Hooper touches base with Wallabies, but no timeline on return

Wallabies halfback Nic White has revealed several teammates have spoken to Michael Hooper following their courageous 41-26 win over the Pumas, after their captain shocked world rugby with a late withdrawal from the squad for personal reasons.

Making the decision to pull out from their Argentina tour on the eve of their opening match, Hooper said he wasn't in the "right mindset" to lead or represent the country.

Arriving in Australia shortly after the Wallabies' win, Hooper congratulated several players over the phone after they managed to overcome a 19-10 halftime deficit and the loss of playmaker Quade Cooper to an Achilles injury.

"He's spoken to a few of us, we've been in touch and I spoke to him after the game once he touched down," White told media on Tuesday [AEST]. "He was obviously stoked with the result and we'll stay in contact with him.

"Obviously he's got a lot of support around him and he's not on his own now. The staff have put a good plan in place for him, he'll be well looked after back there, and we'll make sure we stay in touch."

White confirmed there was no timeline in place for Hooper's return, with prop James Slipper taking over the captaincy for their Rugby Championship opener. Asked whether he'd put his hand up for the role in the future, White joked referees wouldn't be happy with the decision.

"I'm pretty happy doing my role," he said. "Look nothing would change, I'm sitting there behind Slips and I chew the boys' ear off plenty so I've already got a role within the team. I've got plenty of voice and whatnot, so I don't need a title there and I'm not sure the referees would be stoked with it."

Hooper's withdrawal and Cooper's injury compounded the injury crisis the Wallabies are suffering with Angus Bell (toe), Scott Sio (shoulder), Samu Kerevi (knee), Dave Porecki (concussion), Tom Banks (arm), Izack Rodda (foot), Izaia Perese (patella) and Cadyern Neville (knee) all sidelined, while Andrew Kellaway (hamstring) is pushing for a return against the Springboks.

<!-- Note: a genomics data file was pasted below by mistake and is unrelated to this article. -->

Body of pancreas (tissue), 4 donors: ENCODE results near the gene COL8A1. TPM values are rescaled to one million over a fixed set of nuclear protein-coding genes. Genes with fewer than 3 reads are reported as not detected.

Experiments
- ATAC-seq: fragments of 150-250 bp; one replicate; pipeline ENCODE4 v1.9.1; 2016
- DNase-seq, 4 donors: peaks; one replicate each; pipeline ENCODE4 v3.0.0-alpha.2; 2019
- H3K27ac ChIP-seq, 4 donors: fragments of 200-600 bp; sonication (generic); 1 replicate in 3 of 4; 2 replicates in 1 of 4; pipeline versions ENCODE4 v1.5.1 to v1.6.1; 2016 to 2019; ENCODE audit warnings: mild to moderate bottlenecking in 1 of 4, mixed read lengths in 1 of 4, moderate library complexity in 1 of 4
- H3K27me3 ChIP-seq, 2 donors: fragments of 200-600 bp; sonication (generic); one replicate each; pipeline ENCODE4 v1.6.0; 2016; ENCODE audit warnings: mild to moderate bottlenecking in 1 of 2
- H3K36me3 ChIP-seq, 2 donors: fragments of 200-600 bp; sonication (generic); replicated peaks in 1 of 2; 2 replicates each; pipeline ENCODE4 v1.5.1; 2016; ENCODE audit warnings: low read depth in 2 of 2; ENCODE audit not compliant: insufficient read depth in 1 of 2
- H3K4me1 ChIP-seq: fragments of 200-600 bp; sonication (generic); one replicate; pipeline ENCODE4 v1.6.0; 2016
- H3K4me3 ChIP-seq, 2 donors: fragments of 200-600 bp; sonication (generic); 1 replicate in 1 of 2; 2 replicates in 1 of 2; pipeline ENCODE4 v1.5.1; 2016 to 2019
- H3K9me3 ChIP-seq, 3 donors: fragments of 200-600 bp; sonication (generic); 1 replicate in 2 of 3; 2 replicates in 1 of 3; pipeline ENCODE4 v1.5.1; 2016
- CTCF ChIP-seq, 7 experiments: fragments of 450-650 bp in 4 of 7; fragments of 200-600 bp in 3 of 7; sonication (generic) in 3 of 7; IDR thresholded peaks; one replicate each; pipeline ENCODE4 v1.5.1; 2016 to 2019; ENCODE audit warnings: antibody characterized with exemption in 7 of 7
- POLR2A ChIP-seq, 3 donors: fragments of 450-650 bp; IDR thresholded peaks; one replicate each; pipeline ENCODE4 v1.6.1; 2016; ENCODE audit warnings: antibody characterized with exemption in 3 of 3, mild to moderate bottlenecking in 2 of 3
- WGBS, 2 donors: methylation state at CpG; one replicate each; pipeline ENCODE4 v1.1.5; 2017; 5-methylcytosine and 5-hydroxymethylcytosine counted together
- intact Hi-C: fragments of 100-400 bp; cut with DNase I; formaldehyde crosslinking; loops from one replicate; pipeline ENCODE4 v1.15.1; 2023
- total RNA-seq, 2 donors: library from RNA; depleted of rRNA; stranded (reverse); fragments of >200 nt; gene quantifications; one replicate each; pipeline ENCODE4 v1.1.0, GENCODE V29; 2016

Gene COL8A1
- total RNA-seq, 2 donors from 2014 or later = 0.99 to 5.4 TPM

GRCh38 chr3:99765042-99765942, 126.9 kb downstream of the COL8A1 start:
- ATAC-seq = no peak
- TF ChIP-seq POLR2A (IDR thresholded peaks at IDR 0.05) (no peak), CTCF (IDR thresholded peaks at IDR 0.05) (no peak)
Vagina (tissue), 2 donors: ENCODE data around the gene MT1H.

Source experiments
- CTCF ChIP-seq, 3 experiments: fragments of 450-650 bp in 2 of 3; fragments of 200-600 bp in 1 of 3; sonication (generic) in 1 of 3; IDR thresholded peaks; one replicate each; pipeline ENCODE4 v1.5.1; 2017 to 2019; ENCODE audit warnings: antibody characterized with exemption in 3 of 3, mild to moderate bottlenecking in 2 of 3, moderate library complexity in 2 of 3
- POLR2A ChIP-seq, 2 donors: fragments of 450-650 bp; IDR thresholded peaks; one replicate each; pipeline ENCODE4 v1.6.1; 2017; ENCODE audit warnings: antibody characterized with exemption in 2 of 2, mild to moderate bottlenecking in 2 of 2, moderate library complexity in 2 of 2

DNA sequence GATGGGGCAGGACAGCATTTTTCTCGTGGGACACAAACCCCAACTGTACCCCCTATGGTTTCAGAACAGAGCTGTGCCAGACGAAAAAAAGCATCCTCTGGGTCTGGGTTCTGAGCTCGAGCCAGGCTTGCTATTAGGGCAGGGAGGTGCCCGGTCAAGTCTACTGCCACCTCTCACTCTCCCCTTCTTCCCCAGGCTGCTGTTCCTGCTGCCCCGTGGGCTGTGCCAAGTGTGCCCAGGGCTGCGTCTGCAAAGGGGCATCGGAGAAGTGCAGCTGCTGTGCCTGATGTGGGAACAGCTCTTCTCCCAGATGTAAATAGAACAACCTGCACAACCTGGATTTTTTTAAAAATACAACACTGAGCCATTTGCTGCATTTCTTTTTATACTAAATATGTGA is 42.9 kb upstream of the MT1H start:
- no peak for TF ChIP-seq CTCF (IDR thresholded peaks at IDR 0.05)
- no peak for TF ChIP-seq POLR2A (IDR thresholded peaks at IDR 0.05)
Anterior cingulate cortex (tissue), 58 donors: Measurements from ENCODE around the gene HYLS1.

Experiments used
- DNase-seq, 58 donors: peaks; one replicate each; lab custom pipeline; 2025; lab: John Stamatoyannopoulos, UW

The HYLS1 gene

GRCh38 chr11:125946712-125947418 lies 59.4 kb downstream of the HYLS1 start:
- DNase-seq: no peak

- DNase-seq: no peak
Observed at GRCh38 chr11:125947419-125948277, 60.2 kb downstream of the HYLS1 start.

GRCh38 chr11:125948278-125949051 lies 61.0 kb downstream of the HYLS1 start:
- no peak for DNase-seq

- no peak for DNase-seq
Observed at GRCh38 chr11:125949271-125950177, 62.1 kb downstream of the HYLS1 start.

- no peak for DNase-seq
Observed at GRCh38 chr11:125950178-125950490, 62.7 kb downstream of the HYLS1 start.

With the injuries stacking up against Australia and following a tumultuous week, Folau Fainga'a labelled the win over the Pumas as one of the best he's been a part of with his teammates showing courage to overcome their setbacks.

"That's probably a top five [win], it's been a special one," Fainga'a said. "With the week that we've had as a playing group and the courage the boys have had to go out there and put that performance out on the field in front of an almost sold-out crowd was pretty special.

"I think we've built very good depth in this squad up, there's a lot of confidence as well. Just when one guy goes down, it's just an opportunity for someone else to grab that jersey with both hands and pretty much take that opportunity.

"It just shows the boys have a lot of courage. It was a good game from the boys and we're happy with the results."

Despite the many setbacks and the impressive win, Rennie and his side have been quick to identify their failings from the weekend, with their slow start and poor discipline front of mind. Both issues have dogged the Wallabies throughout their four Tests in 2022, and the team know they'll need to make changes to overcome a Pumas team looking to square the ledger in San Juan on Sunday (AEST).

"We're probably just looking at the parts of the game and where we can improve," White said. "Last week was a big week, a great result for us, but there's so much in that game that we can be so much better at.

"It was a pretty shaky start, discipline was a big one for us, we're still getting on top of the amount of turnovers we're making and we're heading in the right direction. But we've still got so many steps forward to make, we've got to make some shifts there.

"In that regard it's easy to kind of narrow the focus down to what we need to do to continue to improve because this weekend again, we're going to have to go to another level because we know they'll be disappointed with how they played on the weekend. And Cheika will have them fired up and the emotion will be there, but we need to get back to the process of what it is, how we want to play, what our identity is and there's plenty there for us to fix.

Asked if the Wallabies had pinpointed why they're struggling through slow starts, White said they're still trying to strike the balance between being aggressive, but not reckless, in the opening stages.

"Yeah, look I'm not sure. That's the question we're getting through at the moment, so we'll get another chance this weekend to have a look at that," White said.

"I guess it's getting into the grind of things, getting some positive outcomes early in the game, and kind of flirting with that idea of having a crack, but also understanding the game can't necessarily be won right there in the first five, 10, 15 minutes, but it can be lost. So we want to throw some shots, but we've got to make sure we're not reckless and not giving up territory too easily.

"A big point for us this week will certainly be sorting out that discipline side 'cause there is a number there that are just silly penalties that we don't need to be giving away. We need to force teams to exit rather than giving them piggy backs up the field."